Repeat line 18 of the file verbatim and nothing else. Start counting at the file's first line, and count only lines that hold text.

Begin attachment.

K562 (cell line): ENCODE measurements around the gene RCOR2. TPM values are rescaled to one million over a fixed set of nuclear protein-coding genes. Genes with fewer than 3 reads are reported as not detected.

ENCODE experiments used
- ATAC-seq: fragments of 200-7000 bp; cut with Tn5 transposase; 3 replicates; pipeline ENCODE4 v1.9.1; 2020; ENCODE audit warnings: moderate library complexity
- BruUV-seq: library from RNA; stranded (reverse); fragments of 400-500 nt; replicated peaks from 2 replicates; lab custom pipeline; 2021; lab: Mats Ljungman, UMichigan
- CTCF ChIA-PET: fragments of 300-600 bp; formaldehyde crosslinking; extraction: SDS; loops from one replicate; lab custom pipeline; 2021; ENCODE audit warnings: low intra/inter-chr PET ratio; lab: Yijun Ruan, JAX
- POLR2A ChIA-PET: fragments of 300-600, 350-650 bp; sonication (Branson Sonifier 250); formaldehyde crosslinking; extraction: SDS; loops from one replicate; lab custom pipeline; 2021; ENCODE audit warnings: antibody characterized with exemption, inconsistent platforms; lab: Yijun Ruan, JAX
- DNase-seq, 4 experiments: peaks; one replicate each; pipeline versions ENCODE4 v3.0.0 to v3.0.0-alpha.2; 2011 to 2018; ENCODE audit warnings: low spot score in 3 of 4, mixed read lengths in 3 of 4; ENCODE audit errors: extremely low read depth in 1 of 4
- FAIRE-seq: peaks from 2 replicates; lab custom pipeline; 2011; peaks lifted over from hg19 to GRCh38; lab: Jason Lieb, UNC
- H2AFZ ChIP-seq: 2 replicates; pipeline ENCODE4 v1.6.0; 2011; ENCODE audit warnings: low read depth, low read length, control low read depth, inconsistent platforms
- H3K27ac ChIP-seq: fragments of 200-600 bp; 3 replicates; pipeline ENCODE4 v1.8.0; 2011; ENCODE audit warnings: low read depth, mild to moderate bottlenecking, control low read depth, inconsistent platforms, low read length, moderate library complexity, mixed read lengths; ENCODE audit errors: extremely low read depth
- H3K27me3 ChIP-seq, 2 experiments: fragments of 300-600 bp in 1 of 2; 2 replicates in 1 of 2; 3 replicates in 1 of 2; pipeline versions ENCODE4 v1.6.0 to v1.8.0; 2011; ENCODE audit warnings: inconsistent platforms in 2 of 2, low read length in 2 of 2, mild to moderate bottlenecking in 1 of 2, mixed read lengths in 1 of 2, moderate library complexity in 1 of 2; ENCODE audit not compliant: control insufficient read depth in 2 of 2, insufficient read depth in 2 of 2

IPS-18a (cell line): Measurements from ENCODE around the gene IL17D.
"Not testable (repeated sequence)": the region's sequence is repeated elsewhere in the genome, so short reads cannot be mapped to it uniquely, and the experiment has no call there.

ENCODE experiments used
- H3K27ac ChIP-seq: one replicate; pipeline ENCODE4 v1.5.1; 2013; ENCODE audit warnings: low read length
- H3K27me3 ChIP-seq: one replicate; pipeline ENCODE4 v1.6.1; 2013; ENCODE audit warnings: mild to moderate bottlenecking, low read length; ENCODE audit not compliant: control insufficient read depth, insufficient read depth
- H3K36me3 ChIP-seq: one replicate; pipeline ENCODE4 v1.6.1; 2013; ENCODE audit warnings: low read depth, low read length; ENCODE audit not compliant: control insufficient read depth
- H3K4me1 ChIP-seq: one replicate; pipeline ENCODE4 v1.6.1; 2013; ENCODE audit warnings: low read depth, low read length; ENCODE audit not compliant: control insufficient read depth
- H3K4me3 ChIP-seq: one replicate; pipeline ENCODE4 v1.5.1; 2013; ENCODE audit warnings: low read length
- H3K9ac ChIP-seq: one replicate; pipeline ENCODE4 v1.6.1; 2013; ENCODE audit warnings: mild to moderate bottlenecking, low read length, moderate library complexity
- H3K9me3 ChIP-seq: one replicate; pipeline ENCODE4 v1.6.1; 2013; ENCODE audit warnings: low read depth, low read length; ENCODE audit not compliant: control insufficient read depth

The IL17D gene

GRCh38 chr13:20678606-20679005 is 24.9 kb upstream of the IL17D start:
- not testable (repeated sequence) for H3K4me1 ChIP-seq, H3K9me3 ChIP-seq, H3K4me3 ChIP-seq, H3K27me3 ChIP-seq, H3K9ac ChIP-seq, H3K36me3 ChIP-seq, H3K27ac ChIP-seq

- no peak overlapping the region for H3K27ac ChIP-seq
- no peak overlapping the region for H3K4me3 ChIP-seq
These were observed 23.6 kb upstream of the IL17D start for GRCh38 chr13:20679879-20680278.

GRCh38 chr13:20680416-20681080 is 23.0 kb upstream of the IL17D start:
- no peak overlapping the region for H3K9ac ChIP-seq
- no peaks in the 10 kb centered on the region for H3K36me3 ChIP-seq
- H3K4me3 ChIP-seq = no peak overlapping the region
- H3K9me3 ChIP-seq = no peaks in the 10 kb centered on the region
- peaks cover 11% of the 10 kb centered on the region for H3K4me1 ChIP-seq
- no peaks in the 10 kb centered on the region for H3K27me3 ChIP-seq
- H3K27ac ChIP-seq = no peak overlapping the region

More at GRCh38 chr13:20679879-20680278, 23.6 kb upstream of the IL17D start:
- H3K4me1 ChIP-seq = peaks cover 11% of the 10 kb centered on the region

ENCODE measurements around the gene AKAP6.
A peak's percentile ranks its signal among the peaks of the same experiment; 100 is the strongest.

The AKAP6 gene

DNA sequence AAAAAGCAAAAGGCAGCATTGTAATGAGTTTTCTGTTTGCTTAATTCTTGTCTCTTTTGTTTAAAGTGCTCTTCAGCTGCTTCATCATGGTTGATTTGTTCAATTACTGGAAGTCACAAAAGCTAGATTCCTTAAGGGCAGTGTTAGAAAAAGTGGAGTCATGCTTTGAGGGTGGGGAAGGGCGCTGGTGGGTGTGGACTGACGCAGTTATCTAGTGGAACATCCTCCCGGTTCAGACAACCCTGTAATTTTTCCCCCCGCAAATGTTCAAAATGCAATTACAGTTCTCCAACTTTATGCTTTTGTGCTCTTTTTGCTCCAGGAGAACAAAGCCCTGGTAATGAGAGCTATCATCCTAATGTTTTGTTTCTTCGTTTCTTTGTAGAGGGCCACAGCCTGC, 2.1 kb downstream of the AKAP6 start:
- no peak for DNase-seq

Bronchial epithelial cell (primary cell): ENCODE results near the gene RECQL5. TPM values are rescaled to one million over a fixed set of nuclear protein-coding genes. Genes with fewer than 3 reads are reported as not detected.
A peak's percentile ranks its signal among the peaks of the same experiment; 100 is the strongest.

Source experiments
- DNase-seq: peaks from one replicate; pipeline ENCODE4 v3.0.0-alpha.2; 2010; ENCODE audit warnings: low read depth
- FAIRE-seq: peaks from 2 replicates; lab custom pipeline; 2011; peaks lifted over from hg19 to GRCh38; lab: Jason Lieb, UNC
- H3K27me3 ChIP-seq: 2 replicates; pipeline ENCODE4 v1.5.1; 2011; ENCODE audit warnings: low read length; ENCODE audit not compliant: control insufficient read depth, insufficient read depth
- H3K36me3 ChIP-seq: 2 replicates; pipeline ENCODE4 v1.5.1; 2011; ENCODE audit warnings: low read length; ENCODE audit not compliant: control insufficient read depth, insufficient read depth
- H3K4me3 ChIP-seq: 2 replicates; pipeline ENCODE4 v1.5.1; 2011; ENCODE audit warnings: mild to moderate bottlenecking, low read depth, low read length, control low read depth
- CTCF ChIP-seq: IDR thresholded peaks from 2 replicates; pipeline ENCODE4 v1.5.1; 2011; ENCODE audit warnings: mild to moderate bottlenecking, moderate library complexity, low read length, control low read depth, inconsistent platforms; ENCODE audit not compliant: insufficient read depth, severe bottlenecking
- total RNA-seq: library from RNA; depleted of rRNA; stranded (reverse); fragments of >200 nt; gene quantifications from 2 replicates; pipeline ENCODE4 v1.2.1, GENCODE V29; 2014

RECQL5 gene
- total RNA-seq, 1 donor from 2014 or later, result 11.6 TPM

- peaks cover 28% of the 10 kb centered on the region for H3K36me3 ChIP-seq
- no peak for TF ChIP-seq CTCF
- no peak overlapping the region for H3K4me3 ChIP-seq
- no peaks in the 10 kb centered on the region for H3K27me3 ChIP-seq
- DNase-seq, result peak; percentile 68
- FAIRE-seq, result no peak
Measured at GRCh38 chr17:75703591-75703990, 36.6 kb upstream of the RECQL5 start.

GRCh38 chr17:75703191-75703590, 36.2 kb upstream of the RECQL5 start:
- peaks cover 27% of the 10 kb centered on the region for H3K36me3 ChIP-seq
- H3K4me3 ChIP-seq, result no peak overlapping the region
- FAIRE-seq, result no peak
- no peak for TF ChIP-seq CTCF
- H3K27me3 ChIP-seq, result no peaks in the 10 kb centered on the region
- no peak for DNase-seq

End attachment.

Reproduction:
- H3K4me1 ChIP-seq: one replicate; pipeline ENCODE4 v1.6.1; 2013; ENCODE audit warnings: low read depth, low read length; ENCODE audit not compliant: control insufficient read depth